This page may contain affiliate links from our advertising partners for which we many receive compensation. This may impact how and where products appear on this site. This site does not review or include all companies or all available products. We are thankful when you support this site by using our links.
On May 10th, the owner-operators of the Westin Times Square and the Sheraton Grand Chicago filed a lawsuit in the Supreme Court of the State of New York, County of New York, claiming essentially that the restrictive covenants in each hotel’s respective management agreement with Starwood would be violated by consummation of the Starwood-Marriott merger (See, Bloomberg Article).
The plaintiffs each rely on certain provisions in their respective agreements wherein Starwood agreed for the term of the contract, that neither it nor any affiliates would operate another hotel in the restricted area. These restrictive covenants are commonly called “radius restrictions,” “areas of protection” and/or “A0Ps”
Focusing on Westin Times Square Hotel’s agreement with Starwood, plaintiffs cite this provision::
[T]hat (I) neither [Westin] nor any of its Affiliates shall Operate (or shall suffer or permit merger, consolidation, reorganization or other activity that would result in [Westin]’s or its Affiliate’s Operation of), directly or indirectly, any Full Service Hotel in the Restricted Area, except the Existing Hotels (as hereinafter defined) and (II) [Westin] and its Affiliates shall not replace or substitute any of their hotels that are Operated by [Westin] or any of its Affiliates as of the date of this Agreement in the Restricted Area, as more particularly described on Schedule I hereto (the “Existing Hotels”).
The Sheraton Grand Chicago has a similar provision in its agreement with Starwood.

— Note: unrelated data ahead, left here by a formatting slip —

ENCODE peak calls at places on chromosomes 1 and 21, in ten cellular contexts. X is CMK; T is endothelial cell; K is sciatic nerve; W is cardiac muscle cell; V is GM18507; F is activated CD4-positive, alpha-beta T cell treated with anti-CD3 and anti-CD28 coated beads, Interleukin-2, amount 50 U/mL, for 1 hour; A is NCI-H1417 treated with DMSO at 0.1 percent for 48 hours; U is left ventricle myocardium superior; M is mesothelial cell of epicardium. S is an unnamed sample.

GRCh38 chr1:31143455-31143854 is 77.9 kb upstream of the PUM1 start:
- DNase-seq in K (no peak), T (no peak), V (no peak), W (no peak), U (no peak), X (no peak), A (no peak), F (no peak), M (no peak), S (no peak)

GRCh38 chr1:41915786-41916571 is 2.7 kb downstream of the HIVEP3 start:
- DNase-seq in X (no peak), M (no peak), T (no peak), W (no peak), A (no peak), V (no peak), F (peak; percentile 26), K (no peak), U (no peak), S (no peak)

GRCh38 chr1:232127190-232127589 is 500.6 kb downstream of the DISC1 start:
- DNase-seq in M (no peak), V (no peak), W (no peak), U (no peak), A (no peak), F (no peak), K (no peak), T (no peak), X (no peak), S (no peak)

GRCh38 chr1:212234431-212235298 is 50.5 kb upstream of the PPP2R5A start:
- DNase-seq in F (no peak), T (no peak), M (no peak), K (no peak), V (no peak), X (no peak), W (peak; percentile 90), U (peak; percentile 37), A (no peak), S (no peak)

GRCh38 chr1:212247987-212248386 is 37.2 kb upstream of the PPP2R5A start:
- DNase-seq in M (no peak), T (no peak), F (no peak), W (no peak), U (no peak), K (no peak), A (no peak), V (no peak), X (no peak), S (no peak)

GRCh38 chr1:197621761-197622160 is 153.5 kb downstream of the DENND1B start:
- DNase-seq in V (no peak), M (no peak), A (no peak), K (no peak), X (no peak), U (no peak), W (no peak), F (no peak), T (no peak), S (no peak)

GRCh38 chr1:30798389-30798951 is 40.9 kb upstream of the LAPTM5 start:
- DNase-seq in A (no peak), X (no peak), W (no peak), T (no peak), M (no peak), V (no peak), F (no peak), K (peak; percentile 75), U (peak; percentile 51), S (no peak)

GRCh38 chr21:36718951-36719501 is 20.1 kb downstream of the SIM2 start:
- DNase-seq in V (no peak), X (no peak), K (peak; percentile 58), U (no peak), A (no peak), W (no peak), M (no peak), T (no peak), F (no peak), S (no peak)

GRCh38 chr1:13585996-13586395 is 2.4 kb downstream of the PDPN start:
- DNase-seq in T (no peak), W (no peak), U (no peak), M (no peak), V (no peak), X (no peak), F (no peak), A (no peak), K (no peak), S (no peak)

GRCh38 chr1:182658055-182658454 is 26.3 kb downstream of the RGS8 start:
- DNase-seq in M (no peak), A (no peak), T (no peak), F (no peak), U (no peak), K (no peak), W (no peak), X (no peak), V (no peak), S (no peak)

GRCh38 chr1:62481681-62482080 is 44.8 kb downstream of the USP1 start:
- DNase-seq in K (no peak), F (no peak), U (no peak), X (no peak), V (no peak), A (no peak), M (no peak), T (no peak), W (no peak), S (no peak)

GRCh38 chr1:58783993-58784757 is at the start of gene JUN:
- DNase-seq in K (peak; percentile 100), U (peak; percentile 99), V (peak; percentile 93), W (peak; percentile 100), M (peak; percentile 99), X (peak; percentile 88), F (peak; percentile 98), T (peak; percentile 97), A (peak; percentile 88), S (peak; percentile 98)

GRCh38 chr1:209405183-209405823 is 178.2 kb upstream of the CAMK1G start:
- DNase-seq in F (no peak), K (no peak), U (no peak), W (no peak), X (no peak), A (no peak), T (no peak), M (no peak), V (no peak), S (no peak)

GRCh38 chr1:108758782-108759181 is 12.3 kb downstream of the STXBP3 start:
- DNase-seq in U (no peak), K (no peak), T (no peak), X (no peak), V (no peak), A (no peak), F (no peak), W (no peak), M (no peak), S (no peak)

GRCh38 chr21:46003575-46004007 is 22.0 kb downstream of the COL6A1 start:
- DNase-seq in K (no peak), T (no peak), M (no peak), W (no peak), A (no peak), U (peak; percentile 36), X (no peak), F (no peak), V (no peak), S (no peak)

Both hotels argue that the proposed merger would violate the above provisions, in that there would arguably be more than 10 new additional hotels operated by Starwood or its affiliates in each hotel’s protected areas. I cannot report defendants’ position since they have not yet submitted their answers to the complaint yet.
Today, plaintiffs brought an order to show cause seeking an order (1) enjoining the Starwood defendants from “operating” hotels in violation of the above-mentioned restrictive covenants; and (2) enjoining the defendants from consummating the Starwood-Marriott merger. The plaintiffs additionally sought an interim emergency order enjoining the merger while this motion is pending.
The Judge reviewed the papers and heard arguments from a full room of attorneys. She ordered defendants to file their opposing papers to the motion by May 27th and set the argument date for June 1st at 11 a.m. The Judge struck out the temporary restraining language which would have resulted in an immediate injunction of the merger.
Editorial Note: The editorial content on this page is not provided by any of the companies mentioned, and has not been reviewed, approved or otherwise endorsed by any of these entities. Opinions expressed here are author's alone.